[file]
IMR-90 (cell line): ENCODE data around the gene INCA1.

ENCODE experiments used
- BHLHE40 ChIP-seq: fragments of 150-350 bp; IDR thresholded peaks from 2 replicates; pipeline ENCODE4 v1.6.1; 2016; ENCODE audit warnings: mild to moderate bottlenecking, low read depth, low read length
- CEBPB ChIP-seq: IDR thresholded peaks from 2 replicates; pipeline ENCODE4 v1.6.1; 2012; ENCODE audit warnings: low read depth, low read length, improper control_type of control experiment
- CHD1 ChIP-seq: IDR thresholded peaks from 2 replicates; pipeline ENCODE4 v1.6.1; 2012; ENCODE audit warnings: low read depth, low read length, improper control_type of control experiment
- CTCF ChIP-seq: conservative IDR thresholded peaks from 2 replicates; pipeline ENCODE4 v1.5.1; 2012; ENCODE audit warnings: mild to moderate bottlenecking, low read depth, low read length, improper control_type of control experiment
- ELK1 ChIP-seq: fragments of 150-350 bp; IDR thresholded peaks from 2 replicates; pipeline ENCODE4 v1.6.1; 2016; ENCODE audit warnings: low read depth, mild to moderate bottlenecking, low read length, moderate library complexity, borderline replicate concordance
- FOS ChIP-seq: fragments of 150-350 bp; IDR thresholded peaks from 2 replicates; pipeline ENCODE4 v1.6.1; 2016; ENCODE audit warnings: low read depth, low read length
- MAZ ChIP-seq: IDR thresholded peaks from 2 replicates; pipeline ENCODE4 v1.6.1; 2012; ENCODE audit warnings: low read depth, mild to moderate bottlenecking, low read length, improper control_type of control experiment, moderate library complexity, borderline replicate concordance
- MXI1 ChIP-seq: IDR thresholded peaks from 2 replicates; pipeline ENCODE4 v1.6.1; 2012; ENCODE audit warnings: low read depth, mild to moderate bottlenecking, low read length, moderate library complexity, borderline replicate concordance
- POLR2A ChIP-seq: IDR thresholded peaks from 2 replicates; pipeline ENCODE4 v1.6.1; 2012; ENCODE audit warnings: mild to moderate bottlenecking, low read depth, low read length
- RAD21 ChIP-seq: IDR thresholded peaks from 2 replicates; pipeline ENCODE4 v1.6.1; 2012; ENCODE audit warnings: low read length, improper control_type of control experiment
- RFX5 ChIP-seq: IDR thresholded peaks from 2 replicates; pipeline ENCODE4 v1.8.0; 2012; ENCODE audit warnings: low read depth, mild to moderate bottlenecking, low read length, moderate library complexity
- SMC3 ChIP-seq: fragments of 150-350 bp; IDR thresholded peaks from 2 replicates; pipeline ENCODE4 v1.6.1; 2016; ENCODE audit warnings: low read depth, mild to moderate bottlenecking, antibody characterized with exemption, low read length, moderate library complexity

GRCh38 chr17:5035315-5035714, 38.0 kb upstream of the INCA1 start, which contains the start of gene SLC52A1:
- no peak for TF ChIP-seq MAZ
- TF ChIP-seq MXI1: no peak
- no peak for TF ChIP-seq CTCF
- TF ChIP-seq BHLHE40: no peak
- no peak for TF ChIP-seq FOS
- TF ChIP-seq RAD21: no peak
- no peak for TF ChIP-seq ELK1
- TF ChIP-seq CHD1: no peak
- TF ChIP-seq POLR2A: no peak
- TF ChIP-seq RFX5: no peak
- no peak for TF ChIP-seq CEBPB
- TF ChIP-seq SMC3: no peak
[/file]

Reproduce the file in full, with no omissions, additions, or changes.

IMR-90 (cell line): ENCODE data around the gene INCA1.

ENCODE experiments used
- BHLHE40 ChIP-seq: fragments of 150-350 bp; IDR thresholded peaks from 2 replicates; pipeline ENCODE4 v1.6.1; 2016; ENCODE audit warnings: mild to moderate bottlenecking, low read depth, low read length
- CEBPB ChIP-seq: IDR thresholded peaks from 2 replicates; pipeline ENCODE4 v1.6.1; 2012; ENCODE audit warnings: low read depth, low read length, improper control_type of control experiment
- CHD1 ChIP-seq: IDR thresholded peaks from 2 replicates; pipeline ENCODE4 v1.6.1; 2012; ENCODE audit warnings: low read depth, low read length, improper control_type of control experiment
- CTCF ChIP-seq: conservative IDR thresholded peaks from 2 replicates; pipeline ENCODE4 v1.5.1; 2012; ENCODE audit warnings: mild to moderate bottlenecking, low read depth, low read length, improper control_type of control experiment
- ELK1 ChIP-seq: fragments of 150-350 bp; IDR thresholded peaks from 2 replicates; pipeline ENCODE4 v1.6.1; 2016; ENCODE audit warnings: low read depth, mild to moderate bottlenecking, low read length, moderate library complexity, borderline replicate concordance
- FOS ChIP-seq: fragments of 150-350 bp; IDR thresholded peaks from 2 replicates; pipeline ENCODE4 v1.6.1; 2016; ENCODE audit warnings: low read depth, low read length
- MAZ ChIP-seq: IDR thresholded peaks from 2 replicates; pipeline ENCODE4 v1.6.1; 2012; ENCODE audit warnings: low read depth, mild to moderate bottlenecking, low read length, improper control_type of control experiment, moderate library complexity, borderline replicate concordance
- MXI1 ChIP-seq: IDR thresholded peaks from 2 replicates; pipeline ENCODE4 v1.6.1; 2012; ENCODE audit warnings: low read depth, mild to moderate bottlenecking, low read length, moderate library complexity, borderline replicate concordance
- POLR2A ChIP-seq: IDR thresholded peaks from 2 replicates; pipeline ENCODE4 v1.6.1; 2012; ENCODE audit warnings: mild to moderate bottlenecking, low read depth, low read length
- RAD21 ChIP-seq: IDR thresholded peaks from 2 replicates; pipeline ENCODE4 v1.6.1; 2012; ENCODE audit warnings: low read length, improper control_type of control experiment
- RFX5 ChIP-seq: IDR thresholded peaks from 2 replicates; pipeline ENCODE4 v1.8.0; 2012; ENCODE audit warnings: low read depth, mild to moderate bottlenecking, low read length, moderate library complexity
- SMC3 ChIP-seq: fragments of 150-350 bp; IDR thresholded peaks from 2 replicates; pipeline ENCODE4 v1.6.1; 2016; ENCODE audit warnings: low read depth, mild to moderate bottlenecking, antibody characterized with exemption, low read length, moderate library complexity

GRCh38 chr17:5035315-5035714, 38.0 kb upstream of the INCA1 start, which contains the start of gene SLC52A1:
- no peak for TF ChIP-seq MAZ
- TF ChIP-seq MXI1: no peak
- no peak for TF ChIP-seq CTCF
- TF ChIP-seq BHLHE40: no peak
- no peak for TF ChIP-seq FOS
- TF ChIP-seq RAD21: no peak
- no peak for TF ChIP-seq ELK1
- TF ChIP-seq CHD1: no peak
- TF ChIP-seq POLR2A: no peak
- TF ChIP-seq RFX5: no peak
- no peak for TF ChIP-seq CEBPB
- TF ChIP-seq SMC3: no peak